EST distribution in each class of contigs.
Venn diagram showing the number of susceptible, resistant and common genes expressed during leaf rust infection in susceptible and resistant samples.
cDNA libraries were constructed from susceptible and resistant cultivars after leaf rust infection with the goal of obtaining a diverse collection of ESTs representing a range of molecular functions. Unigenes were annotated using a T. aestivum gene index for gene searches, UniProt for protein searches and InterProScan for GO terms. To ensure the highest recovery of annotation, we submitted all unigenes derived from contigs and singletons for analysis. In total, 6004 sequences had no BLAST hit with an E value of ≤10−5. Out of these, 4506 sequences contained one or more predicted open reading frames of at least 75 amino acids. The sequences that have coding potential but do not share significant homology to deposited sequences could represent genes unique to wheat or the leaf rust pathogen.
In the process of functional annotation of the putative-encoded proteins, unigenes were classified into biological, molecular and cellular function-based GO terms. When analyzed by biological process, the majority of annotations (31%) were involved in metabolism, followed by cellular process (25%). The remainder (44%) were distributed among several processes, including housekeeping functions, growth and the regulation of development (Fig. 3a).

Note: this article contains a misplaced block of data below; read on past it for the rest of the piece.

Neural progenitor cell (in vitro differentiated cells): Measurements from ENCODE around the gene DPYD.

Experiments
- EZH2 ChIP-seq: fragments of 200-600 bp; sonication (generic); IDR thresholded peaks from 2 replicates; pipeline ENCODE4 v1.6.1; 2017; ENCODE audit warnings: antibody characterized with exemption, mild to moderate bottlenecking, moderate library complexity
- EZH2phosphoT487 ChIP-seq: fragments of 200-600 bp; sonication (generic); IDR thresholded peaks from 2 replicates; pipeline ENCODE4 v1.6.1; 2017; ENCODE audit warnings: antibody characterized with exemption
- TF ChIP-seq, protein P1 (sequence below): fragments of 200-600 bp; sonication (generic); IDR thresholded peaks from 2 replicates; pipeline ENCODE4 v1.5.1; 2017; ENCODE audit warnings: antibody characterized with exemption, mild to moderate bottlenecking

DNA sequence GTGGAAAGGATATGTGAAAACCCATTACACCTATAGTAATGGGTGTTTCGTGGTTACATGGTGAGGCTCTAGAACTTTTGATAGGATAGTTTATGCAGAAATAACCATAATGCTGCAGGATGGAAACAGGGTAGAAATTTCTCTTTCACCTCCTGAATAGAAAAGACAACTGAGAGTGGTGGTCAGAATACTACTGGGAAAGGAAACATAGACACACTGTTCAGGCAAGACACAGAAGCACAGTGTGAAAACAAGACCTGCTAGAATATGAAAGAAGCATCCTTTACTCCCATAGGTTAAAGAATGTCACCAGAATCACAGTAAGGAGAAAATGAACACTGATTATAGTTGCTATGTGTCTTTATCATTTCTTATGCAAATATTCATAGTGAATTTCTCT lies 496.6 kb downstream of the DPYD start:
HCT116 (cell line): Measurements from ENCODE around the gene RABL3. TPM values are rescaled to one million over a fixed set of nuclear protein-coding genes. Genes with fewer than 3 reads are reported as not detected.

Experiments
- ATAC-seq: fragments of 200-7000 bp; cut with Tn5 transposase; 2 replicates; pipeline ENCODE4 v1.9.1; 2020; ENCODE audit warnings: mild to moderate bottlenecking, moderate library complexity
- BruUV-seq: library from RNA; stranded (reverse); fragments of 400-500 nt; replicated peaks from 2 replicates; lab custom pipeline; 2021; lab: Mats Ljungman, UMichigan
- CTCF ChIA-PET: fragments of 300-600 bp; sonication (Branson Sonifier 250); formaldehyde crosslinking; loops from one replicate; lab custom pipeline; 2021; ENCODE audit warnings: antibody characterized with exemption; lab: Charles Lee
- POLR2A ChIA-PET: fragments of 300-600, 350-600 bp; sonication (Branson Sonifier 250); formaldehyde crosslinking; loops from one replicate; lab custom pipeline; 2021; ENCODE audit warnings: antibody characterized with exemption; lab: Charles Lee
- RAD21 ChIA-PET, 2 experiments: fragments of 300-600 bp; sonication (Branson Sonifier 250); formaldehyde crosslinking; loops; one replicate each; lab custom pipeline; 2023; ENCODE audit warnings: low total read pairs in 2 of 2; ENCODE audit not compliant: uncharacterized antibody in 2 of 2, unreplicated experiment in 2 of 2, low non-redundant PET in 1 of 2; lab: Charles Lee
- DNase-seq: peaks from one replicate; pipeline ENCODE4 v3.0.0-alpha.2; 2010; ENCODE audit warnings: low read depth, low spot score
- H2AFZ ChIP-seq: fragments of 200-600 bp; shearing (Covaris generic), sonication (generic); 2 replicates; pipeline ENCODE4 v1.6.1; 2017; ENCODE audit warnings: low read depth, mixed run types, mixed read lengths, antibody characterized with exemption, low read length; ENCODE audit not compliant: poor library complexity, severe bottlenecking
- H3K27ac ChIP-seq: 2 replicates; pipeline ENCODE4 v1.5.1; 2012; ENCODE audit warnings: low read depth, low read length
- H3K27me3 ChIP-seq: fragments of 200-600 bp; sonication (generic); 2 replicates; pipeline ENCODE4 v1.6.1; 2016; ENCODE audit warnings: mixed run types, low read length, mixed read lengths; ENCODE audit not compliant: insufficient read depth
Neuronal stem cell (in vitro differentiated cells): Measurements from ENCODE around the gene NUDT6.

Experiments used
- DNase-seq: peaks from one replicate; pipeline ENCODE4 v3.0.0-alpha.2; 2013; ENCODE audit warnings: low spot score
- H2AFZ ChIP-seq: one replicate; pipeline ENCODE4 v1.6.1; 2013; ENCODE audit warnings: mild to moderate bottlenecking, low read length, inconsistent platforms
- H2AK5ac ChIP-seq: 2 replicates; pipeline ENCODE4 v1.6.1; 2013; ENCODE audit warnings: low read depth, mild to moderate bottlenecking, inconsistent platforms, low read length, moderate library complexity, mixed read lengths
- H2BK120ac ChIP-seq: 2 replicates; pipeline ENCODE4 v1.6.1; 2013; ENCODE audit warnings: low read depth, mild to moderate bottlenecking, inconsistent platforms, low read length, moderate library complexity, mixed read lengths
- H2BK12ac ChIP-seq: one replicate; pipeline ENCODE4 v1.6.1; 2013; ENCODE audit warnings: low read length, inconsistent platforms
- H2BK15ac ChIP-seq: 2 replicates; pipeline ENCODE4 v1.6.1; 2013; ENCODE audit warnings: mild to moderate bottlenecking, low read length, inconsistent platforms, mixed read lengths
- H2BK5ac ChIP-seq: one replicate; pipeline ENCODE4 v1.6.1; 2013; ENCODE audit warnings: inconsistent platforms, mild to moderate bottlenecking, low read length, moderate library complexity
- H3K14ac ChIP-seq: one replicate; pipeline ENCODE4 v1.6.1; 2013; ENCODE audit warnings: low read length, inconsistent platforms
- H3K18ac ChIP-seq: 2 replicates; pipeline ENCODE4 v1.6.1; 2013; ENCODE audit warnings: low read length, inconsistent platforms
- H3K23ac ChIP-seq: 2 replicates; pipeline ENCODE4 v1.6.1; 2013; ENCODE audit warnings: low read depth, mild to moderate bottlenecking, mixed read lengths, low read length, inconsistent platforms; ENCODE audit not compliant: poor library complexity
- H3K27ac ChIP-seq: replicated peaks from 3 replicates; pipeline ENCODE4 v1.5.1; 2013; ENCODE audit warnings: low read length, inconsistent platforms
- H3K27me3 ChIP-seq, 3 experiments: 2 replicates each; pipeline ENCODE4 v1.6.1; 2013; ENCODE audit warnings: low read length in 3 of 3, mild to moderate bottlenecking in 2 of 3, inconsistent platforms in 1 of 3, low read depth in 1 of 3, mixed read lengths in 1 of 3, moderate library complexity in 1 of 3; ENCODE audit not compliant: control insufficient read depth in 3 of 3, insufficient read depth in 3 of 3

Functional annotation of contig sequences based on GO categorization. Sequences were evaluated for their predicted involvement in a biological process (a), molecular function (b), and cellular localization (c).
The class of proteins ‘catalytic and binding activities’ comprised over 50% of the total number of molecular functions identified by GO analysis (Fig. 3b). In addition to this general molecular process, hydrolases, transferases and oxidoreductases were identified. Hydrolases, which utilize water molecules to break chemical bonds, perform a broad range of functions in fungi, including the extracellular digestion of complex carbon sources such as cellulose and other components of plant cell walls. Oxidoreductases catalyze the transfer of electrons between molecules and, in fungi, are involved in primary and secondary metabolism as well as the detoxification of compounds such as ROS, superoxide and hydrogen peroxide. Intriguingly, these same compounds are frequently associated with the oxidative burst component of plant defense.19 Although it is reasonable to propose that oxidoreductases of fungal foliar pathogens could be involved in detoxification of ROS during pathogenesis, such a relationship has not been demonstrated in wheat.